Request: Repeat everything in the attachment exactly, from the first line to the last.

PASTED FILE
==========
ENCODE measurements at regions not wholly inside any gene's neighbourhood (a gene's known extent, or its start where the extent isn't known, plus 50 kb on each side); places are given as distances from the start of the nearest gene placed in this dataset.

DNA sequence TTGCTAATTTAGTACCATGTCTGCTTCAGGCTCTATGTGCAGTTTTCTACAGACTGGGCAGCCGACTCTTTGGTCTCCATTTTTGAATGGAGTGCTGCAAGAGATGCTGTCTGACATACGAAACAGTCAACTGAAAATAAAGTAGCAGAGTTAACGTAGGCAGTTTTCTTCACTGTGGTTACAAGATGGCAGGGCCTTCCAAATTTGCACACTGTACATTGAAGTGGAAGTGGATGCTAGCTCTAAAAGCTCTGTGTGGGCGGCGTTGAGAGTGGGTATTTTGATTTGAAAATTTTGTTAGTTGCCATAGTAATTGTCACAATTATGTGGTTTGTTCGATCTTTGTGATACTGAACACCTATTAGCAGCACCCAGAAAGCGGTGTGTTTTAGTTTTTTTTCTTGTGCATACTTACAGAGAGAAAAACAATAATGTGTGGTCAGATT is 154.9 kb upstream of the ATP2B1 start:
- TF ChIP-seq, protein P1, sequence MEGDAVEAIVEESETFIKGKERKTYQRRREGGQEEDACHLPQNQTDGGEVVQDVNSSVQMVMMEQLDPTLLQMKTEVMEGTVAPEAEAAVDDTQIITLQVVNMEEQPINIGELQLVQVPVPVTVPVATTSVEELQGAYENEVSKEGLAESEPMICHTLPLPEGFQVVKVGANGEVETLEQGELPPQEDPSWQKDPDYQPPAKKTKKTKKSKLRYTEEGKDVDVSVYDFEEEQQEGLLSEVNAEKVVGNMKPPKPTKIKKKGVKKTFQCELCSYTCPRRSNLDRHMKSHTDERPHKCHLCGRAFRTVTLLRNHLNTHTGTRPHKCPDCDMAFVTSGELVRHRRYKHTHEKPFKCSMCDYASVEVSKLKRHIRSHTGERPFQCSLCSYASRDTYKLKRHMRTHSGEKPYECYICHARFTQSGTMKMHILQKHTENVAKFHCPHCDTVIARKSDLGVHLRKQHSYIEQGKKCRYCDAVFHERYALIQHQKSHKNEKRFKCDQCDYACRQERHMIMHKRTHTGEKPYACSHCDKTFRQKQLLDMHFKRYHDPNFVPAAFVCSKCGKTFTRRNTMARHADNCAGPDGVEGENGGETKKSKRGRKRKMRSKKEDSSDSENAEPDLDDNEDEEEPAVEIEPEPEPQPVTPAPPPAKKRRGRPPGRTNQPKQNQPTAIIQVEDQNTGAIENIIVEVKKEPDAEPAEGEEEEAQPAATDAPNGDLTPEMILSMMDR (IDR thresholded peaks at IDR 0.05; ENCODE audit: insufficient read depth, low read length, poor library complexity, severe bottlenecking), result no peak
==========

ENCODE measurements at regions not wholly inside any gene's neighbourhood (a gene's known extent, or its start where the extent isn't known, plus 50 kb on each side); places are given as distances from the start of the nearest gene placed in this dataset.

DNA sequence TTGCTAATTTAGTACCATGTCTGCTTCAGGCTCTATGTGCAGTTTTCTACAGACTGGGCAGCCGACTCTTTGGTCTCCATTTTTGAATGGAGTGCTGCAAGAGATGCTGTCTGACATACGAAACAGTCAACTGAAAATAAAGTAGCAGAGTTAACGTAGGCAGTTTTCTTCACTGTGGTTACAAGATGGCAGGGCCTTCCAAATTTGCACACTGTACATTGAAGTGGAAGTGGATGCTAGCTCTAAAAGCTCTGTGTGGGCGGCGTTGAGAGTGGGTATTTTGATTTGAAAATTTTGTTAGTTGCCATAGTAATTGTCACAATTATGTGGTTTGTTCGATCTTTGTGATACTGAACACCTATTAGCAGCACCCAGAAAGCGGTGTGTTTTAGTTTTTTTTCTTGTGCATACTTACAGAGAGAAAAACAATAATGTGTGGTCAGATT is 154.9 kb upstream of the ATP2B1 start:
- TF ChIP-seq, protein P1, sequence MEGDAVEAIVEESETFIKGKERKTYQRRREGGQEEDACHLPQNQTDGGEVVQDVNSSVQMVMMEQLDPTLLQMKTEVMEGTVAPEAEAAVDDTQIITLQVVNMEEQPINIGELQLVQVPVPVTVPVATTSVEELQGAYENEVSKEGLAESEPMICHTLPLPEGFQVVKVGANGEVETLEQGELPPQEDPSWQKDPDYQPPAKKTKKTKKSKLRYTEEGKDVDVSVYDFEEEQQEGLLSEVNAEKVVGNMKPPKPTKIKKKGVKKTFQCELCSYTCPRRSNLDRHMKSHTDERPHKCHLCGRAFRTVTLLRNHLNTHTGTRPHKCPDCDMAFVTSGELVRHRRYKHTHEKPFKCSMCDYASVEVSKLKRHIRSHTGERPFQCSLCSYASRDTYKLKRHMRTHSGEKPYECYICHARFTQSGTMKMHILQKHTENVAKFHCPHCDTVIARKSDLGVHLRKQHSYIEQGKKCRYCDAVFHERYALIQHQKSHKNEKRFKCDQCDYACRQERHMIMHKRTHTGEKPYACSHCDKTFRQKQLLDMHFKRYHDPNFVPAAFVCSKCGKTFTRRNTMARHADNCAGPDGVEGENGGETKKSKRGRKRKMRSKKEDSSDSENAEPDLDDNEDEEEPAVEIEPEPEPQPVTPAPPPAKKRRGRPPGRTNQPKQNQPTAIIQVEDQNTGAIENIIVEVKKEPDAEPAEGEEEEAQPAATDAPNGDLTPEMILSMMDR (IDR thresholded peaks at IDR 0.05; ENCODE audit: insufficient read depth, low read length, poor library complexity, severe bottlenecking), result no peak